KPI: Integrity

Service Integrity represents the quality experienced by the end user during the call or session. Common integrity measurements are data throughput and Round Trip Time (RTT). Integrity performance can be divided into three parts:

1)Latency

2)Throughput

3)Packet Loss can be broken down further into:

the rate of congestion related packet losses (e.g. the packets that get dropped due to active queue management functionality); the rate of non-congestion related packet losses (those are packets that get lost in transmission, e.g., discarded by some link layer receiver due to CRC failure).

DL Throughput UL Throughput DL Latency DL Packet Error Lost UL Packet Error Lost
DL
Throughput
UL
Throughput
DL Latency
DL
Packet Error Lost
UL
Packet Error Lost

KPI: Availability

The length of time in seconds that a cell is available for service is defined as cell availability. Cell availability for a cluster of L number of cells during N reporting periods can be calculated using the following formula. The counters are on cell level.

(N x L) – (Cell Downtime Manual + Cell Downtime Auto)

Cell Availability (%) =

N =Number of Cells L = Reporting Periods

(N x L)

KPI: System Utilization

System load KPIs describe the network use by measuring traffic level and capacity resource management, including congestion, admission load control, and license use.

Connected User License Actual Connected Users Connected User License Capacity Ratio Average Number of Simultaneous
Connected User License
Actual Connected Users
Connected User License Capacity Ratio
Average Number of Simultaneous ERABs
Average Downlink Volume per Cell
Downlink PDCP Volume

LTE Advanced

Motivations:

The driving force to further develop LTE towards LTE–Advanced, LTE R-10 is to provide higher bitrates in a cost efficient way, and at the same time completely fulfill the requirements set by ITU for IMT Advanced, also referred to as 4G.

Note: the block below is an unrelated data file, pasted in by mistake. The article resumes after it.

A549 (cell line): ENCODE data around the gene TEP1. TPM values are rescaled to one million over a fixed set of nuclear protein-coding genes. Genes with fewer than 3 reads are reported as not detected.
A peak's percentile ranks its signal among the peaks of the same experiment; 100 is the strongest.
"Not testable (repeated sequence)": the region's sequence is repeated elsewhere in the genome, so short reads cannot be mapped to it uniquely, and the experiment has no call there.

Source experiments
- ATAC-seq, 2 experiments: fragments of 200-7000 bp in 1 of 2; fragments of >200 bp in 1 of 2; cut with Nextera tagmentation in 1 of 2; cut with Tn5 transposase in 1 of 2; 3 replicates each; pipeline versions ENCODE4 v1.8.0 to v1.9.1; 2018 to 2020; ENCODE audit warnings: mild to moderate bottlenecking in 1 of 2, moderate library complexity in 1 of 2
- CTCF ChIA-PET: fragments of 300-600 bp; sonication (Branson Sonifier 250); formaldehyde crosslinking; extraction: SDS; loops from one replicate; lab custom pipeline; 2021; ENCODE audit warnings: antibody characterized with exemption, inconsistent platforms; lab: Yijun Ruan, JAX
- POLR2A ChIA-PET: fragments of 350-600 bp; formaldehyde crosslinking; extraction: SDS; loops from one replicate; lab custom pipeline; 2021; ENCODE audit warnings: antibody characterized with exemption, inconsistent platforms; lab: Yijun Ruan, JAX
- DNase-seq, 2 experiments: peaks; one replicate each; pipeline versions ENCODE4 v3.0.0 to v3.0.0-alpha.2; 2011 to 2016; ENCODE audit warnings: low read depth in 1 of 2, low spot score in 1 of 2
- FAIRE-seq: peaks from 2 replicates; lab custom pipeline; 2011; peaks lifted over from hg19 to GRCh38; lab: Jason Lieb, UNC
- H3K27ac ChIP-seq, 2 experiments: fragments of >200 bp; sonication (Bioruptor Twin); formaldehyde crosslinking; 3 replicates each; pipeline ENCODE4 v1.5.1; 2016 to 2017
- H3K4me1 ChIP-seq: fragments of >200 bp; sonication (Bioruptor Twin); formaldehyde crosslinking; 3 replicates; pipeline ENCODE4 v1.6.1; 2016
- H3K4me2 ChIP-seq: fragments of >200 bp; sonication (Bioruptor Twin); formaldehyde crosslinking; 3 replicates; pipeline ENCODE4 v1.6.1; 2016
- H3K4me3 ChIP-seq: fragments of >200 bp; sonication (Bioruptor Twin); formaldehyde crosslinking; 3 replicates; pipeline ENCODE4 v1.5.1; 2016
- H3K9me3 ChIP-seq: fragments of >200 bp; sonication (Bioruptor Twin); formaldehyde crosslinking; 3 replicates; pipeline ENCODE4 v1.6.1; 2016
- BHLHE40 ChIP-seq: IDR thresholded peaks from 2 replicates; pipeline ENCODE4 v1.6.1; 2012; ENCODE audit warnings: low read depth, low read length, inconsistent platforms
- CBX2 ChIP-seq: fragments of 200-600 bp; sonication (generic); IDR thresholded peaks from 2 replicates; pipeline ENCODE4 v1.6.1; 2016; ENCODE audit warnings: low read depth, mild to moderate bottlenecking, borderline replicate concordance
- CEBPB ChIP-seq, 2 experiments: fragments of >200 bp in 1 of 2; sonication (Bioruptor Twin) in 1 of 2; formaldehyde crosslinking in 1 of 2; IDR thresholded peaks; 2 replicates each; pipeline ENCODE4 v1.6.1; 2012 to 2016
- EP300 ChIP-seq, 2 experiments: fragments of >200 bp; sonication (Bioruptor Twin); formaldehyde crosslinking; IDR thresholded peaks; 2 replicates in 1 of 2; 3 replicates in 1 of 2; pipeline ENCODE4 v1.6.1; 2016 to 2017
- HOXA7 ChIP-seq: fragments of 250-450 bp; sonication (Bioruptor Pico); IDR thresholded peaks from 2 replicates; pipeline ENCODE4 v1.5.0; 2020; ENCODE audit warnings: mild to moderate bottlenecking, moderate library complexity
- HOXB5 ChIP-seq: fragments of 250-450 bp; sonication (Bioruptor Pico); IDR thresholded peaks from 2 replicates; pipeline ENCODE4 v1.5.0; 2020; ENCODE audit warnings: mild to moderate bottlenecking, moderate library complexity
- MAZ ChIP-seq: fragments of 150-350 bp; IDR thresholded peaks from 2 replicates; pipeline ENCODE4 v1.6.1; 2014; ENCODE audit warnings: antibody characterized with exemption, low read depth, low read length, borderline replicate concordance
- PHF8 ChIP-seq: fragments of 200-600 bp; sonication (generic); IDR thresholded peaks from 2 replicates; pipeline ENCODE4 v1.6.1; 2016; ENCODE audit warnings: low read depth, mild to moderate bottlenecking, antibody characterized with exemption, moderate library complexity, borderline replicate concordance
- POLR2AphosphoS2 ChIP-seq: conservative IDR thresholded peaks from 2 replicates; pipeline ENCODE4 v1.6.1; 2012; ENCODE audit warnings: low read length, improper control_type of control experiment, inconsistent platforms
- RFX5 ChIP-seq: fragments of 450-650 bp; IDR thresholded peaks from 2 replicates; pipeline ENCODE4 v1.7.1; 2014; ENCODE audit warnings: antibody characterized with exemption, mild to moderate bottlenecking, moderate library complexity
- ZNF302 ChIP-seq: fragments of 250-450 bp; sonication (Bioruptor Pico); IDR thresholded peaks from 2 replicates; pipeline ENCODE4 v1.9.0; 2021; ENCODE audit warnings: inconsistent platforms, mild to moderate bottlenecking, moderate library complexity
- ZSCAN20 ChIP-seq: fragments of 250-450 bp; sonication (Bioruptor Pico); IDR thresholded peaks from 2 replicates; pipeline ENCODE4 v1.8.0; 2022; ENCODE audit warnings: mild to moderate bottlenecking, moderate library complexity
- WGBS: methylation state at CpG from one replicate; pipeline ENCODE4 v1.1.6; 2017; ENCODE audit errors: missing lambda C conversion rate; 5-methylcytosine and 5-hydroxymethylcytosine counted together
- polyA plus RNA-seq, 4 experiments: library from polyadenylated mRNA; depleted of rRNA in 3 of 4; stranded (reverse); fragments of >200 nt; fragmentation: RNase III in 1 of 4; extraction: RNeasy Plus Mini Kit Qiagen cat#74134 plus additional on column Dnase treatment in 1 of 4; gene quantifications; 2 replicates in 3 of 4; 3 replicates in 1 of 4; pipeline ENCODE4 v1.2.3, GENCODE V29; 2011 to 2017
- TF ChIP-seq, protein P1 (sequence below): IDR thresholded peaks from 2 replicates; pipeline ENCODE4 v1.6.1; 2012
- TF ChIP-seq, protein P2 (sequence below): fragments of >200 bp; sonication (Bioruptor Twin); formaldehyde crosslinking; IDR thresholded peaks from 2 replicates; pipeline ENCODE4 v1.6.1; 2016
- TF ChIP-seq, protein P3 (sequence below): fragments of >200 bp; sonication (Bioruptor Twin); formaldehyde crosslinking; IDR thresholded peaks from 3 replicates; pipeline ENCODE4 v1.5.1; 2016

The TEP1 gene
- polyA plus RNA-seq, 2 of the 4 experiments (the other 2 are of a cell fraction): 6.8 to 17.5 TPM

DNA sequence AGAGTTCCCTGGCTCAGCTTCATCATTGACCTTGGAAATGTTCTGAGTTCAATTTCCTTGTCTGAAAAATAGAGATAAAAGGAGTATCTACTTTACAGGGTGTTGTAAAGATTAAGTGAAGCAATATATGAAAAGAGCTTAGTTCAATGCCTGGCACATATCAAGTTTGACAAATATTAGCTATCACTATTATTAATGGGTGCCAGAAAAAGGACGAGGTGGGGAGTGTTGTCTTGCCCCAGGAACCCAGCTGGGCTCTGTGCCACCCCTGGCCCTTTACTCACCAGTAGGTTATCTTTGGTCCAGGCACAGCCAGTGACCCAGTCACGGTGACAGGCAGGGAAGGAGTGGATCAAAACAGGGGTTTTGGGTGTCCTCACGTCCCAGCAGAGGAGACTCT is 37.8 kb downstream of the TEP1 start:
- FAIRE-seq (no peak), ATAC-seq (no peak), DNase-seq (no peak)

In LTE-Advanced focus is on higher capacity:

to as 4G. In LTE-Advanced focus is on higher capacity: increased peak data rate, DL 3

increased peak data rate, DL 3 Gbps, UL 1.5 Gbps higher spectral efficiency, from a maximum of 16bps/Hz in R8 to 30 bps/Hz in R10 increased number of simultaneously active subscribers improved performance at cell edges, e.g. for DL 2x2 MIMO at least 2.40 bps/Hz/cell.

The main new functionalities introduced in LTE-Advanced are Carrier Aggregation (CA), enhanced use of multi-antenna techniques and support for Relay Nodes (RN).

LTE Advanced: Carrier Aggregation

LTE Advanced: Carrier Aggregation Carrier Aggregation The most straightforward way to increase capacity is to add

Carrier Aggregation

LTE Advanced: Carrier Aggregation Carrier Aggregation The most straightforward way to increase capacity is to add
LTE Advanced: Carrier Aggregation Carrier Aggregation The most straightforward way to increase capacity is to add

The most straightforward way to increase capacity is to add more bandwidth. Since it is important to keep backward compatibility with R8 and R9 mobiles the increase in bandwidth in LTE-Advanced is provided through aggregation of R8/R9 carriers. Carrier aggregation can be used for both FDD and TDD. Each aggregated carrier is referred to as a component carrier. The component carrier can have a bandwidth of 1.4, 3, 5, 10, 15 or 20 MHz and a maximum of five component carriers can be aggregated. Hence the maximum bandwidth is 100 MHz. The number of aggregated carriers can be different in DL and UL, however the number of UL component carriers is never larger than the number of DL component carriers. The individual component carriers can also be of different bandwidths.